If you drove through my neighborhood this weekend, you would undoubtedly notice that every tree and pole has a purple ribbon wrapped around it. On a weekend when it would be seem more obvious to be flying red, white and blue, my suburb is coming together in solidarity to support a family dealing with unimaginable tragedy: a 7-year-old girl attending a cheerleading camp at the local high school unexpectedly collapsed and died last week. There were no mitigating factors and no good explanation…it just happened.
One of the side effects of being an expectant father of a daughter whose expected arrival is about five weeks away is noticing examples of fatherhood anywhere you go. Every baby or little girl I see suddenly becomes my own daughter in my mind’s eye. I’m riding my bike with her. I’m comforting her when she cries. I’m carrying her on my shoulders. I’m making her laugh.
Playing this mental game isn’t exclusive to happy daddy-daughter playground moments however, so I couldn’t help but put myself in the shoes of the parents who are now living their worst nightmare.
Last week’s news comes on the heels of the one-year anniversary of another devastating parental loss suffered by my wife’s cousins, whose young daughter got suddenly sick and passed away without warning and beyond logic. Her family has worked hard to turn this tragedy into an inspiration–focusing on the power of prayer and kindness, while also supporting other families in similar situations. Julie’s blog is a testament to how they are finding the beauty in life that was borne out of this tragedy.
But regardless of the support or the purple ribbons or the blessings that eventually come from the situation, the death of a child never seems fair, especially when it comes without warning or reason.
Our journey of pregnancy has shown me both the fragility and resilience of human life. How is our baby surviving in my wife’s womb and developing all the complex structures and systems it takes to exist as a human being? Surely the progression of creation and the trauma of birth are some of the most grueling parts of the process. If babies go full term and survive life in the real world for a year or two, they’ve made it through the wilderness and are fairly indestructible, right?
That’s the way I’ve always thought about it, but unexpected situations like this reveal the truth–youth does not guarantee vitality or invincibility. Ask anyone whose child has cancer or some other life-threatening disease. Talk to someone whose child was gunned down in Chicago as collateral damage in gang warfare. Everyone–regardless of age–is on borrowed time, and we do not know the hour.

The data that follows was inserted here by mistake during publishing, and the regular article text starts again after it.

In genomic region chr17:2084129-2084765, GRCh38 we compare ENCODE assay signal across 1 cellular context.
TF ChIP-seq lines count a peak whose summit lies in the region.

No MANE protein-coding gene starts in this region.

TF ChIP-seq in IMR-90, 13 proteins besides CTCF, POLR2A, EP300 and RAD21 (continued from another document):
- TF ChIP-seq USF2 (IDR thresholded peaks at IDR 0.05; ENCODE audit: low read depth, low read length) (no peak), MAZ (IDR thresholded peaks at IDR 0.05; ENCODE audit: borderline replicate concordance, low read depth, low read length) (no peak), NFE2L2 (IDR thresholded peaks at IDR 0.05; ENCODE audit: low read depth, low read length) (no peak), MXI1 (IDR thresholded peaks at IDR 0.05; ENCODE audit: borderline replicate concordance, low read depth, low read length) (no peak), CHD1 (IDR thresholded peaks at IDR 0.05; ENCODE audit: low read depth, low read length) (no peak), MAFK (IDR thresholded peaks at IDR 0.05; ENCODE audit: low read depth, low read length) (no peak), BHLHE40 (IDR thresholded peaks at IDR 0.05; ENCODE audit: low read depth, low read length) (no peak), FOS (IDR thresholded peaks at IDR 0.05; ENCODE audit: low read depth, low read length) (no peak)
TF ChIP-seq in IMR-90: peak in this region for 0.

As my baby prepares to enter the world, this is not a fact that I enjoy considering, but it is nevertheless a fact. I haven’t even met my daughter face-to-face yet, but I can already imagine the dark despair that would threaten to overwhelm me if we lost her. In a way, parenthood is always designed to evolve such that your services to your child diminish over time. Parenthood is a divine contract stating that you will love, teach, protect and form this precious human being that you helped create until such time as they can take care of themselves and embark on their own independent life–moving out, getting a job, getting married, having children of their own. It’s the beautiful plight of parenthood: if you’ve done your job properly, your children will no longer need you in the ways they once did. And that’s a good thing. That Independence Day for your children is a day to be celebrated, even if it’s a bit bittersweet.
But being unable to reach that Independence Day and having your child forever frozen in your mind at a particular age and life circumstance is like having the projector break near the beginning of a particularly compelling film. You’re sure the rest of the movie was going to continue to astound you, but you’re left to imagine the details, highlights and plot twists that you’ll never get to experience.
It’s beyond heartbreaking. It’s beyond unfair. It seems downright cruel. And it begs that gnawing question that only surfaces in times of inconceivable heartache–“Why would God let this happen?”
This is where the consolation of faith becomes essential even as it becomes slippery. A personal tragedy of this proportion is the ultimate test of faith. You wanted your children to end up in Heaven, right? Now this one made it. Aren’t you happy?
Unfortunately, our mortal schedule doesn’t consider God’s timing and plan. Every child is a gift from God, created for a very specific reason that is beyond our imagination. If that purpose requires us to sacrifice one of the people that we love most in the entire world, the very faith that seemed so reasonable when we were blessed with the child can lose all its sanity when that child is taken away. This quote from C.S. Lewis in A Grief Observed seems to sum up that enormous test of faith.
“Bridge-players tell me that there must be some money on the game ‘or else people won’t take it seriously.’ Apparently it’s like that. Your bid–for God or no God, for a good God or the Cosmic Sadist, for eternal life or nonentity–will not be serious if nothing much is staked on it. And you will never discover how serious it was until the stakes are raised horribly high, until you find that you are playing not for counters or for sixpences but for every penny you have in the world.”
I don’t have an answer for any of this. I can simply hang a purple ribbon on our tree and offer my prayers for strength and courage to those who are going through this. But it’s also a moment for me to realize anew that my daughter is a gift who ultimately belongs to God, and that I am blessed to have her in my life…for however long that might be.
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